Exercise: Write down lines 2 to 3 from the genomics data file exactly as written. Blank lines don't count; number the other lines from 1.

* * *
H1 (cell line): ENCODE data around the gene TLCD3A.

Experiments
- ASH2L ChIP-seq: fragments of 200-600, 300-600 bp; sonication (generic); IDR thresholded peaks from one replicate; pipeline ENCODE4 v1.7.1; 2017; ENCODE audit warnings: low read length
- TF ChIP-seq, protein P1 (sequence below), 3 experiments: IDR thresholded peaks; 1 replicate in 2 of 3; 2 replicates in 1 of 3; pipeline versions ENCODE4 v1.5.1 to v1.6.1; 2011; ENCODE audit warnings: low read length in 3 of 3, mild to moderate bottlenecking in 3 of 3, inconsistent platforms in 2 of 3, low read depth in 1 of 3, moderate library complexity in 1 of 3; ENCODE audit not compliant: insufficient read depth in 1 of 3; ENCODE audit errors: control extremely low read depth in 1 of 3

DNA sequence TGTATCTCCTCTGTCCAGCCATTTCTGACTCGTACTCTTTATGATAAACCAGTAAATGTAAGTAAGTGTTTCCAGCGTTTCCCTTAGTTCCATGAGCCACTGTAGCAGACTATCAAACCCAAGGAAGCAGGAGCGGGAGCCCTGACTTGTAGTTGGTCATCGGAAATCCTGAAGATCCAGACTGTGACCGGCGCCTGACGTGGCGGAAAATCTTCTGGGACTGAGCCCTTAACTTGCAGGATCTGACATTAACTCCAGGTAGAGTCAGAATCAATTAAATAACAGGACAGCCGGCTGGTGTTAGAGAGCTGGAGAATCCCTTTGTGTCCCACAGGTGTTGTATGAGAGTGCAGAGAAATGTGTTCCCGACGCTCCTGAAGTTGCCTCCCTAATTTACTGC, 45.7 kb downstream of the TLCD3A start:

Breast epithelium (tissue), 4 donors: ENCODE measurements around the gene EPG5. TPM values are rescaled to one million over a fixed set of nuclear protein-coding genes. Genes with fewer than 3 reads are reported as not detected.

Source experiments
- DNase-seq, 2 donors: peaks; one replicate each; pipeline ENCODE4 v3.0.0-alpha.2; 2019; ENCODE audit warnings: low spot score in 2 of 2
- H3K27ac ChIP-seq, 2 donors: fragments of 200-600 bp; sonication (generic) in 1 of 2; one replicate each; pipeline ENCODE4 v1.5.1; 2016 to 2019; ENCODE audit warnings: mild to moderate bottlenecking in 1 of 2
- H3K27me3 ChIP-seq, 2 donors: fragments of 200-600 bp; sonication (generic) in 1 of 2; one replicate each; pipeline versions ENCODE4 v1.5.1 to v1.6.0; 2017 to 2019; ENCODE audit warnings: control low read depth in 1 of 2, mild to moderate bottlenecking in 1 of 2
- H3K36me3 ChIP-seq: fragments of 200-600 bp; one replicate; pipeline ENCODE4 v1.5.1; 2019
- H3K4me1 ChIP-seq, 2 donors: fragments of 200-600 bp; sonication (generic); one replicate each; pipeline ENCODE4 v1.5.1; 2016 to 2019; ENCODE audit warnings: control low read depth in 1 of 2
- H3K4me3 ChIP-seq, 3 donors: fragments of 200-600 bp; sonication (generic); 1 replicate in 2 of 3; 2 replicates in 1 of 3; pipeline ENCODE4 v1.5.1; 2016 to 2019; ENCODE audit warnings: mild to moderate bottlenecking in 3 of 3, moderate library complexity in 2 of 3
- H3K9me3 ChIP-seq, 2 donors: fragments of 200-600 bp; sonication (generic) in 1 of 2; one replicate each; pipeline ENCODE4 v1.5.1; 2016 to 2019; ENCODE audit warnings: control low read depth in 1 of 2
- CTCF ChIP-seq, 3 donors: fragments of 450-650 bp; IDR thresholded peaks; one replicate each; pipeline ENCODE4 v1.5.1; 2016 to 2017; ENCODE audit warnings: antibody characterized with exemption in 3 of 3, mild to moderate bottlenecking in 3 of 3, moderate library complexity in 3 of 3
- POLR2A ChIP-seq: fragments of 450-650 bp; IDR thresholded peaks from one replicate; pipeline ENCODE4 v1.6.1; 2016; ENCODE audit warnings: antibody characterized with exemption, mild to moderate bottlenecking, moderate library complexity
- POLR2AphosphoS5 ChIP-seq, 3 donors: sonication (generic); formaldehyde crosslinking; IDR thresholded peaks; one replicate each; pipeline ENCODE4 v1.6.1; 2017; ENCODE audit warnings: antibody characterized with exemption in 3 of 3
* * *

Experiments
- ASH2L ChIP-seq: fragments of 200-600, 300-600 bp; sonication (generic); IDR thresholded peaks from one replicate; pipeline ENCODE4 v1.7.1; 2017; ENCODE audit warnings: low read length